I attended an IGDA meeting this past Thursday where the speaker tried to give estimates on how cheap it is to implement usability features. Her premise was that there’s no excuse why you aren’t implementing these usability features since they are so cheap. I’m not going to talk about that specifically, but how off her estimates were and how dangerous as a manager or producer it is to do these types of estimates without consulting an engineer.

First off, there are different ways to approach a problem. There’s the quick and “hacky” way and then there’s thinking through the problem. The best way is to think about the whole process and make it data driven. If, for example, we were going to implement a system for subtitles in our game. A series of questions you might think of are: how are the subtitles going to be entered by a producer? How are the subtitles going to triggered in-game? Are these subtitles going to need to be localized? Thinking about all these problems and leading towards a data-driven solution, will allow you to create a system which will stand the test of time. If you hack it in, the amount of maintenance you are going to have to do as this feature is used on several games, will be more cost then to implement it “the right way”. Now if you are going to be using the engine once, then hack away. However, in my 13 years in the game industry, I’ve never made a game where the engine was only used once.

Another variable are existing workflows and pipelines. Every studio has different ones and talking about an estimate for one studio doesn’t usually translate to another. Saving the button mappings for a controller is probably different for each engine. Having implemented this system before, it’s not that simple. Another factor is the engine itself. Madden and NCAA’s online play is deterministic. Meaning, the random number seeds are synchronized and only controller input is passed. What happens if you allow users to remap inputs? That now has to be taken into account and that original 3 day estimate you wanted to place on this feature is now double or triple that.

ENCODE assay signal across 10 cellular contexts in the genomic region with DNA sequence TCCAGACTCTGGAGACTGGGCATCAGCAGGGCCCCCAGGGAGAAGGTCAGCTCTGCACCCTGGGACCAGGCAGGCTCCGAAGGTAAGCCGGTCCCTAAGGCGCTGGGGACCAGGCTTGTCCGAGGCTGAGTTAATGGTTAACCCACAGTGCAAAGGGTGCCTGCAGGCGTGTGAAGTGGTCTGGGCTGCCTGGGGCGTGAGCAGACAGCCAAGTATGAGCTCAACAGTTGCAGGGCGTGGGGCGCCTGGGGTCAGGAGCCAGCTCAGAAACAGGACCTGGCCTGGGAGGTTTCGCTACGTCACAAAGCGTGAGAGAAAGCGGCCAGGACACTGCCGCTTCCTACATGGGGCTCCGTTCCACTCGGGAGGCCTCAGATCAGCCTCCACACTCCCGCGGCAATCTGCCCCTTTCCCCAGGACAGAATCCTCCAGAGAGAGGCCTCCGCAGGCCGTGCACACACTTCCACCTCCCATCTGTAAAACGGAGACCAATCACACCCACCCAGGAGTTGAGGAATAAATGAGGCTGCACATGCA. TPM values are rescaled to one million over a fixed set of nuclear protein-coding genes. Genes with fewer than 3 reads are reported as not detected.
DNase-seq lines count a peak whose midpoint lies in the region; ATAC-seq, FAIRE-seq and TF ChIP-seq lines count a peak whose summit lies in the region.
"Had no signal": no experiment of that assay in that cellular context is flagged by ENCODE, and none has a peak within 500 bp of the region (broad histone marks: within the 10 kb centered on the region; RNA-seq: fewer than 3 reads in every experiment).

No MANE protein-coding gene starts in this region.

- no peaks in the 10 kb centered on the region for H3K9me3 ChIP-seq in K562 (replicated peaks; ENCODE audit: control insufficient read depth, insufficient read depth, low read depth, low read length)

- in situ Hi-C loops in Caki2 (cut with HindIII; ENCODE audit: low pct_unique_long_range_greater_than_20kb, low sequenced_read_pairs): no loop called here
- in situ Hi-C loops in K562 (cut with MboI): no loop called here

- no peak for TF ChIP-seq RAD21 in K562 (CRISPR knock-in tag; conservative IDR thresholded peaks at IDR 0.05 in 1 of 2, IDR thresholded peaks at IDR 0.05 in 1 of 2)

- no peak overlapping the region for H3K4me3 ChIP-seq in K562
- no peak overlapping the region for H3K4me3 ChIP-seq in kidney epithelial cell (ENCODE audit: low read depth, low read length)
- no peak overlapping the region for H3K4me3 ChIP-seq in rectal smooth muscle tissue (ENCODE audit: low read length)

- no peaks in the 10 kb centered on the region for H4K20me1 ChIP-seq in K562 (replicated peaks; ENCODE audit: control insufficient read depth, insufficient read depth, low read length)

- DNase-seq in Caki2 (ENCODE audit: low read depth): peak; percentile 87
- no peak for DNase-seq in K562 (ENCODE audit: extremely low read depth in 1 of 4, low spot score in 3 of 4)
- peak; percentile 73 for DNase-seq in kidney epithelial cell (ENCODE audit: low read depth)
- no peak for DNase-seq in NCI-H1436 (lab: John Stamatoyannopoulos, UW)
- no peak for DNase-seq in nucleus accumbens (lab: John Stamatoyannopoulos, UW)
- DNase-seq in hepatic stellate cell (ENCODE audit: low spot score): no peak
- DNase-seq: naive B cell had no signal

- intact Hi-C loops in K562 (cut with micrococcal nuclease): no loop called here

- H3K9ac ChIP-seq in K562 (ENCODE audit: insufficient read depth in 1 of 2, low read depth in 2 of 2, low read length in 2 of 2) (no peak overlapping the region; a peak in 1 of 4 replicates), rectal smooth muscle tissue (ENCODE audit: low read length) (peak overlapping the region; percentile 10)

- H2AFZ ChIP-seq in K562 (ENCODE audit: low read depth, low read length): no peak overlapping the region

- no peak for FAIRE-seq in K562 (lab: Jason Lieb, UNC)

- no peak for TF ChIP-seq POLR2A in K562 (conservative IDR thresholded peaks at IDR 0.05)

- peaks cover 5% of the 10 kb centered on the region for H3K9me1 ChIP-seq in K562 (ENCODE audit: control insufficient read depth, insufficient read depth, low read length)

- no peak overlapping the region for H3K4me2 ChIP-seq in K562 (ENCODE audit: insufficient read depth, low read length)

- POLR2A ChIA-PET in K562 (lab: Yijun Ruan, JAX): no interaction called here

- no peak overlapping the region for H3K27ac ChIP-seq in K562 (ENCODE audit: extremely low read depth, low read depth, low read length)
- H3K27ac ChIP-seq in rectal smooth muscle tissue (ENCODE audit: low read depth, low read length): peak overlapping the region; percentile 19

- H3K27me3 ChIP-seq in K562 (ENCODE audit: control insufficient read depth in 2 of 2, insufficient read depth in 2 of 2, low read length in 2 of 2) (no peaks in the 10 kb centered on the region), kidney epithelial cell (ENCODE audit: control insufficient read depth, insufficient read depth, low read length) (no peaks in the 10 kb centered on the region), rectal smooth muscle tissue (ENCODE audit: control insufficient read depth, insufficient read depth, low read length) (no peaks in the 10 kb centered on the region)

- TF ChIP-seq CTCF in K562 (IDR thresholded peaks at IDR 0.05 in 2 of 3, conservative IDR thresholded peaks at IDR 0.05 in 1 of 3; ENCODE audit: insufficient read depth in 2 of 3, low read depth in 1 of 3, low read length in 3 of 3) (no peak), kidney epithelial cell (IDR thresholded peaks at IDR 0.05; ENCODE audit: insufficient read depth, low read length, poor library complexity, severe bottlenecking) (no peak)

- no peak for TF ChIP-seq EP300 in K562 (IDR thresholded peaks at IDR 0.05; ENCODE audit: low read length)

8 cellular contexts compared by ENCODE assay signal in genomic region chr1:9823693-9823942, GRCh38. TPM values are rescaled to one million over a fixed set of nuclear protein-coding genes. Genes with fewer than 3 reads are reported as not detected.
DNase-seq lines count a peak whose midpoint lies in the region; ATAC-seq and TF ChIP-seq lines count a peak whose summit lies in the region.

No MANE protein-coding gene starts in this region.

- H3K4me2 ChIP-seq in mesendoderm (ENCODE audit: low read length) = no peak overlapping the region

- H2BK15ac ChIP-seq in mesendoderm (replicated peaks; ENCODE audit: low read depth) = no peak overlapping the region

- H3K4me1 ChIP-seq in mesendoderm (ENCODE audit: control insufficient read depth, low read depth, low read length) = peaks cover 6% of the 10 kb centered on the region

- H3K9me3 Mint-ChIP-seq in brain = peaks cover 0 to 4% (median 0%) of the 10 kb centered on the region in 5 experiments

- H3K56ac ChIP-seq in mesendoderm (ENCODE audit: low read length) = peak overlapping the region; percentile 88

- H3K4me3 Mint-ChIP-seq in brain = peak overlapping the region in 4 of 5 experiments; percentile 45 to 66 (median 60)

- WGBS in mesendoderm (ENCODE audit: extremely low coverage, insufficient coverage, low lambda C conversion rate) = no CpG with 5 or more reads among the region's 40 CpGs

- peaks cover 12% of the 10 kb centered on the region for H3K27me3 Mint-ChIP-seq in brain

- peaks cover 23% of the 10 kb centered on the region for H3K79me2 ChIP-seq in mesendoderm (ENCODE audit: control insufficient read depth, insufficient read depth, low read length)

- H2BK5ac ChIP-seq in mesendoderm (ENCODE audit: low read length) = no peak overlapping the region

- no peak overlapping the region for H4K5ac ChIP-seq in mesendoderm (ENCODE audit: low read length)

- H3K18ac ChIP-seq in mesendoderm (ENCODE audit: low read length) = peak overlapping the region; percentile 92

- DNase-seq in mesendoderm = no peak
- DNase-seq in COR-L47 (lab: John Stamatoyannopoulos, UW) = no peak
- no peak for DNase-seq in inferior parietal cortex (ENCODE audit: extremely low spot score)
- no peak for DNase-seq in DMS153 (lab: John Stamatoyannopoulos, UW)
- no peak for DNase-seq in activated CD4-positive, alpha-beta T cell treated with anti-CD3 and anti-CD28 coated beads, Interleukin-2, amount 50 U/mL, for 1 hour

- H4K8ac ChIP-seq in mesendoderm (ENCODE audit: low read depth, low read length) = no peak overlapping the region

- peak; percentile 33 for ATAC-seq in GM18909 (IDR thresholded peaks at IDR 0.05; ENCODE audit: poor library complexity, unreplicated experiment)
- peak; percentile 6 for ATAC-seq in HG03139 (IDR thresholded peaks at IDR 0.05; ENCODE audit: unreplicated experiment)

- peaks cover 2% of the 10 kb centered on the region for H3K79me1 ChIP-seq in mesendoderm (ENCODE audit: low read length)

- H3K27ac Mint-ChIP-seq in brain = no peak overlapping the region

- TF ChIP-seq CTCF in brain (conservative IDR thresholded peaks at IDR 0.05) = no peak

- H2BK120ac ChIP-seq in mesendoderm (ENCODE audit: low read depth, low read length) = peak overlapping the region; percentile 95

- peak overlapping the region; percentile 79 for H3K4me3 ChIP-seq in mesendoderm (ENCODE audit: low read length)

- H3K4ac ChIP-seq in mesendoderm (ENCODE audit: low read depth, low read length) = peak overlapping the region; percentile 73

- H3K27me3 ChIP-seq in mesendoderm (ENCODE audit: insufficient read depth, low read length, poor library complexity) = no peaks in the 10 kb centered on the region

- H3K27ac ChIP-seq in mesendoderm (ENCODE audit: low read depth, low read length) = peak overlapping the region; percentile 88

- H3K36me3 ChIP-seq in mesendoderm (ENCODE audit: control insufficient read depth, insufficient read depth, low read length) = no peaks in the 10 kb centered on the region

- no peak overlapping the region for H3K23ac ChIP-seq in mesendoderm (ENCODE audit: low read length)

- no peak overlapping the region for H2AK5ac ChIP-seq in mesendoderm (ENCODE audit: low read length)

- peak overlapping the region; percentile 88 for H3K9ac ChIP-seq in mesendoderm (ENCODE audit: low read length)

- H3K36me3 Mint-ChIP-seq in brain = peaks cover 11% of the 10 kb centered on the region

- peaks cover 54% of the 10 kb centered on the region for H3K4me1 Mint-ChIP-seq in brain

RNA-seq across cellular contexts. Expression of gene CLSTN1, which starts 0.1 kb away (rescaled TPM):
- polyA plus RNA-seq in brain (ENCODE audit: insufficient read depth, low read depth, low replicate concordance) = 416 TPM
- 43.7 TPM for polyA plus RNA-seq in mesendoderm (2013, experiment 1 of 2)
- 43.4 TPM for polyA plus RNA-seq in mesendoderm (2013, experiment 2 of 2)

Another factor in this is motivation. I have never had any luck with estimates that were not made by the engineer who is doing the work. I have even had trouble when estimates are done by another engineer. That’s one of the things I like about iterative development. Estimates for the immediate milestone or sprint are done right at the beginning. This gives you a chance to adjust your schedule based on how accurate your original estimates were (velocity) and it gives a chance for the person who is actually doing the work to get their estimate into the mix.

The best way to attack this problem is through better designers who take usability into account when they are designing a feature. If you spent more time educating designers who know how to design these system, then this could be attacked in the design phase a feature. And what ever you do, don’t hand down estimates for an engineer to implement. That can lead to a project management nightmare.

Switching to Android

HTC-EVO-b-300x504 I’ve always been an early adopter of technology. I have about six months left in my AT&T mobile phone two-year commitment and I will probably be switching carriers. I intentionally didn’t pre-order the new iPhone 4 and I will be switching to an Android based phone once my contract is up.

The main reason: I can’t stand Apple products. Their interface isn’t intuitive to me. Maybe it’s my long term use of Microsoft products. Let’s take iTunes as an example. I’m constantly fighting with that program and it never does what I expect it to. With the resent upgrade to iOS 4, I couldn’t figure out how to create a new folder. I was looking for the “New Folder” button. I had to find out from someone else that the way to create a folder is to drag another icon onto another. Their products are just not intuitive to me.

Another reason is that I have to buy a Macintosh computer if I want to write a program for the phone. Now that I mainly manage people and my job doesn’t include computer programming, I have to scratch that particular itch at home. With an iPhone, the requirement of only being able to create Apps on Macintosh is not practical. With the switch to Android, all I need to do is learn Java and the Android API and I can put self-authored applications right on the phone. This isn’t possible with the closed iPhone even if I did have a Macintosh. Well, I’ve already started plodding my way through a Java book looking at the differences between that language and C++.

Anyway, good luck to all the iPhone users out there. Don’t forget to hold your iPhone properly so that you don’t have any dropped calls.